For decades, the Republican Party has claimed ownership of America’s moral standing. Everything from family values, to the insistence that marriage is only between a man and a woman, to the idea that each of us must create our own success, to the belief that lawsuits are simply an excuse for not taking personal responsibility for our actions.

It is interesting then, that so many prominent Republican leaders who have publicly expressed disgust at some of the words and actions of Donald Trump, still say they support his candidacy for president. The Huffington Post has put together a list these individuals, and as you read through it, you will likely be shaking your head, wondering where the moral compass of the Republican Party really is pointing.

It’s unusual to see so many party leaders and high-profile Republicans struggle openly with their opinion of the presumptive nominee. The biggest crack in his foundation of Republican support came when the reality star said that an American judge of Mexican descent would be biased against him in court. Trump also touted that the Orlando nightclub shooting last month justified his proposed ban on Muslims entering the country.

Here’s a rundown of some notable Republicans who’ve stuck by Trump despite faulting him for intolerant statements and behavior:

Mitch McConnell

Senate Majority Leader Mitch McConnell Is America's Biggest Welfare Recipient


Appearing on ABC’s “This Week” on June 26, McConnell twice declined to answer if he thought Trump was qualified for the job.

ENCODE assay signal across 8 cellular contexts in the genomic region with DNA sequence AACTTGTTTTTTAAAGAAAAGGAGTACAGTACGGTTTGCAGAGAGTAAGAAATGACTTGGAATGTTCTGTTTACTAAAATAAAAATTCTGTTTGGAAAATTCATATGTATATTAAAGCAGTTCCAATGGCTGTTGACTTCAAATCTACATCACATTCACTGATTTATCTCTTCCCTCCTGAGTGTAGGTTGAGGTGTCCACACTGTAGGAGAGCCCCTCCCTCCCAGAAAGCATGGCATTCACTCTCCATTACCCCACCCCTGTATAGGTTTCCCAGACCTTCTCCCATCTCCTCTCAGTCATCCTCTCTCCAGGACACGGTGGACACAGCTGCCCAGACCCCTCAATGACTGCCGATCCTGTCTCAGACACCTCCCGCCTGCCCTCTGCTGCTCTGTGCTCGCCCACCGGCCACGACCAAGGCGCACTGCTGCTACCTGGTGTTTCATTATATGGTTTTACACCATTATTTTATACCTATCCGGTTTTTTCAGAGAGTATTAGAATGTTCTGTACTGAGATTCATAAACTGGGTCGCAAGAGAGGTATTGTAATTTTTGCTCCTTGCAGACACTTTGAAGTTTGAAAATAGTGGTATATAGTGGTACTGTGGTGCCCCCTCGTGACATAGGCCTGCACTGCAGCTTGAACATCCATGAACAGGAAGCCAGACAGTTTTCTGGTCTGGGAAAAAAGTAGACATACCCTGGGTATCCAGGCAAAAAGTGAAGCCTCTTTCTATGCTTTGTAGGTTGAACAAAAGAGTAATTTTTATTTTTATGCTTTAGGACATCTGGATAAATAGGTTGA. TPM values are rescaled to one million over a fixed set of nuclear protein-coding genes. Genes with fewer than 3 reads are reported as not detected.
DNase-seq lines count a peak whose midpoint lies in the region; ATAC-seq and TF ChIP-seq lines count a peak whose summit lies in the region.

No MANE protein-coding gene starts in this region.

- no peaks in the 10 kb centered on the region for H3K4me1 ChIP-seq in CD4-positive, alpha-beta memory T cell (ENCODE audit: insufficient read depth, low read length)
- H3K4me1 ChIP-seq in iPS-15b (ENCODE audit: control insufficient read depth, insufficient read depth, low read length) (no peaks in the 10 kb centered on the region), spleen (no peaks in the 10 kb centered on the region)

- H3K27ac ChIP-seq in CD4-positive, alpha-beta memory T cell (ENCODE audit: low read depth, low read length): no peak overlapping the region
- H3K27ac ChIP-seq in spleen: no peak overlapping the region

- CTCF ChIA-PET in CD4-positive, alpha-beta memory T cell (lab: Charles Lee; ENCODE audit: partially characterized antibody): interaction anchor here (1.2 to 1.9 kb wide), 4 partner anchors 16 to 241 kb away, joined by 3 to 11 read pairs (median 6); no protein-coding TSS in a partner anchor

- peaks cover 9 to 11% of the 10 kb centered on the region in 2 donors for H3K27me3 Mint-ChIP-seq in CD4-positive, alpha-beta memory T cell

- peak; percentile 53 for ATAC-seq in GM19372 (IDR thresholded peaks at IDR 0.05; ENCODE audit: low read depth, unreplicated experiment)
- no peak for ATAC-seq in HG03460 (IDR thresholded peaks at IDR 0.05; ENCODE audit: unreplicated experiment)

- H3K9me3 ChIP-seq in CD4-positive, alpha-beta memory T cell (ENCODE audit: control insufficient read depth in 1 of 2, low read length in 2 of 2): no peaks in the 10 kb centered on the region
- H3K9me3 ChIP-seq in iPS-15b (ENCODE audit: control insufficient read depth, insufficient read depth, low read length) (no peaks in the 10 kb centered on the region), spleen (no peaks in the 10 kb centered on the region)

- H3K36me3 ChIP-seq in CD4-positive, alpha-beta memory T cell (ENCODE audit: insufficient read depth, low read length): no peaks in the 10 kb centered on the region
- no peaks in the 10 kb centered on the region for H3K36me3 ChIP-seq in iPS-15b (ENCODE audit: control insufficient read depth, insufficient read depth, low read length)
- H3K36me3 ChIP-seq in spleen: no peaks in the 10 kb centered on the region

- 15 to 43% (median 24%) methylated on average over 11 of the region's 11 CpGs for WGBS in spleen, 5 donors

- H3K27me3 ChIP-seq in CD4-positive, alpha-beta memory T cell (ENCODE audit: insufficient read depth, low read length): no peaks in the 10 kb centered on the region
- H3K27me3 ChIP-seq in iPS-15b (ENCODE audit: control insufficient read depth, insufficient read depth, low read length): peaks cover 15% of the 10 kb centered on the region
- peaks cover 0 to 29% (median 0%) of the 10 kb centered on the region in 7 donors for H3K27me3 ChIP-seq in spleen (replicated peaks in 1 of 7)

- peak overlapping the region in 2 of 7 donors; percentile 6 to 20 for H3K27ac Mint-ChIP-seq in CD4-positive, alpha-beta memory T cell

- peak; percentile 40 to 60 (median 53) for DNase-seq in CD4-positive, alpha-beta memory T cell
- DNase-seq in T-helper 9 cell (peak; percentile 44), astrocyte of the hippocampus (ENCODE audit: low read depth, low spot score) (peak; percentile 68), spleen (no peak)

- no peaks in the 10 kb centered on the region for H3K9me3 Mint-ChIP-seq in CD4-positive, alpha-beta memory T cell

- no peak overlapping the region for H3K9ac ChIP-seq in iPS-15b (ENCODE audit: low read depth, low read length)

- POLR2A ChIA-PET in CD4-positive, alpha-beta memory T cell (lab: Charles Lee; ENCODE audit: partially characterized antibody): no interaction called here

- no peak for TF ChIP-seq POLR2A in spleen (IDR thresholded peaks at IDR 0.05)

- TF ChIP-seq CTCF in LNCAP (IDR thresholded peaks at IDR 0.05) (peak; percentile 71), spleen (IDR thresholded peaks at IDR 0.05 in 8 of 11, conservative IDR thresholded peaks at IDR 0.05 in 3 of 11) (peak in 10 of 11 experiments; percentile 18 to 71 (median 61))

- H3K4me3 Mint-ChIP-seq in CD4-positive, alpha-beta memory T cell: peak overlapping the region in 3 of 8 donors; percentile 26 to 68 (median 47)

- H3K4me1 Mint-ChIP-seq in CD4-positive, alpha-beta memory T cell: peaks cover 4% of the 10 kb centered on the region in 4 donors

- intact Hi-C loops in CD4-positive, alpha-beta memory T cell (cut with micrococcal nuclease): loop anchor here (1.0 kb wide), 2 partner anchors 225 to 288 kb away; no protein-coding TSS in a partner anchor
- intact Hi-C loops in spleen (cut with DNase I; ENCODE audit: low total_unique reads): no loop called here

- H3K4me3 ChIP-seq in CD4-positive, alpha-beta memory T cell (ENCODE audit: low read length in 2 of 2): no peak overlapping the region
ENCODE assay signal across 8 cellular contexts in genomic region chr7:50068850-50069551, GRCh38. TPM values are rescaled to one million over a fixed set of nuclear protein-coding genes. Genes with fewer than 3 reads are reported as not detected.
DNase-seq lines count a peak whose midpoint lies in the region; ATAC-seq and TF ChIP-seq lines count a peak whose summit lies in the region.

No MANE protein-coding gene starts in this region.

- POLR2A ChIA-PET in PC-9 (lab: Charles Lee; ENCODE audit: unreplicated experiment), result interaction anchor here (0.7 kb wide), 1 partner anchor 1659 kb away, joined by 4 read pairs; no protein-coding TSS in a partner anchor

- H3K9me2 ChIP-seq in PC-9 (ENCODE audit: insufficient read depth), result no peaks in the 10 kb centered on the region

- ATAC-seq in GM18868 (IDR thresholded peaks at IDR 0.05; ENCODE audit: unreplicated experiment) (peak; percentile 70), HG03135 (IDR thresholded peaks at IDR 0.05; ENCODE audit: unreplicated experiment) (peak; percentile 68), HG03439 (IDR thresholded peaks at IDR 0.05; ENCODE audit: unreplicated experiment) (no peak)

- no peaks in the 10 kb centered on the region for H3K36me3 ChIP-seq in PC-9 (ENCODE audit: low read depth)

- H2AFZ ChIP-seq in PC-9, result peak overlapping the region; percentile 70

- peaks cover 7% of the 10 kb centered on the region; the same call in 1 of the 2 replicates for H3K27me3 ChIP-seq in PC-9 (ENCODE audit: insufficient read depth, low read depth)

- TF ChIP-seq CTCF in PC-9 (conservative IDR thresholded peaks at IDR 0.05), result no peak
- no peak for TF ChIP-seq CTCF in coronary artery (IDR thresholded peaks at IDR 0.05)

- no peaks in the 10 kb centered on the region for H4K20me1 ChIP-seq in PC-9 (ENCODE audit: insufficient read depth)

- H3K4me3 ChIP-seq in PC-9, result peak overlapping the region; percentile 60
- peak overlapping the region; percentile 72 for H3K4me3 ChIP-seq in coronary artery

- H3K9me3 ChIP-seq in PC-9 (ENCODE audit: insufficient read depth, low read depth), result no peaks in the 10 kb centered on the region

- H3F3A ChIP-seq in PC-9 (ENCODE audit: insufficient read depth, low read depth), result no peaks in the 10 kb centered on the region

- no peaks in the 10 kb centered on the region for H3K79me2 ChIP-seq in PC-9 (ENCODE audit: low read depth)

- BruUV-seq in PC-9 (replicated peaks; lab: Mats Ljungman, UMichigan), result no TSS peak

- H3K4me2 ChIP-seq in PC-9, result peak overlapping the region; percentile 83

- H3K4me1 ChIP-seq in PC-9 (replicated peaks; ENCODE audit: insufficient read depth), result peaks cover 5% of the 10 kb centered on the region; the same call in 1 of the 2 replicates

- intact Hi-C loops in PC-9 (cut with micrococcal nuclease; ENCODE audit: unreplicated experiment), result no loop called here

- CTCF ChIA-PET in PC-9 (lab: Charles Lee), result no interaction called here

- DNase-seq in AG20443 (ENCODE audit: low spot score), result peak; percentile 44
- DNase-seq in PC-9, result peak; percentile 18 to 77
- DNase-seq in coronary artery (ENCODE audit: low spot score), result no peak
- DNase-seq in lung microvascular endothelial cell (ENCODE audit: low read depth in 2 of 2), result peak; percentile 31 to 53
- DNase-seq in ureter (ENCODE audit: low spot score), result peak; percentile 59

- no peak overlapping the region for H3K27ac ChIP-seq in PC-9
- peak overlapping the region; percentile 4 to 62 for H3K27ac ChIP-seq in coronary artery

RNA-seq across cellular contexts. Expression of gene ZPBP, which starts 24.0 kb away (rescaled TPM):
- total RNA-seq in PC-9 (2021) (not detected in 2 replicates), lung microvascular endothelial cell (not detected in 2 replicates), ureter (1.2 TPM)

“Look, that will be up to the American people to decide,” McConnell said. “He won the Republican nomination fair and square. He got more votes than anybody else against a whole lot of well-qualified candidates. So our primary voters have made their decision as to who they want to be the nominee. The American people will be able to make that decision in the fall.”

Earlier in June, McConnell left open the possibility that he’d withdraw his support for Trump when asked what would cause him to rescind his endorsement. “I’m not going to speculate about what he might say or what I might do. But I think it’s pretty clear. I’ve been very clear publicly about how I think he ought to change directions, and I hope that’s what we’re going to see,” McConnell said, according to The New York Times.

Paul Ryan

House Speaker Paul Ryan, R-Wis., give the thumbs-up as he speaks during the third day session of the Republican National Convention in Cleveland, Wednesday, July 20, 2016. (AP Photo/Carolyn Kaster)

On Tuesday, Ryan once again admonished Trump, this time for the tweet featuring a Star of David with the words “Most Corrupt Candidate Ever” next to a picture of Clinton against a backdrop of $100 bills.

“I really believe he’s got to clean up the way his [social] media works,” Ryan said on Wisconsin radio station WTMJ. “He’s got to clean this up.”

Ryan leveled some of his sharpest criticism after Trump repeatedly said that U.S. District Court Judge Gonzalo Curiel should recuse himself from a lawsuit involving Trump University, because the judge’s Mexican heritage would unfairly influence decisions against Trump.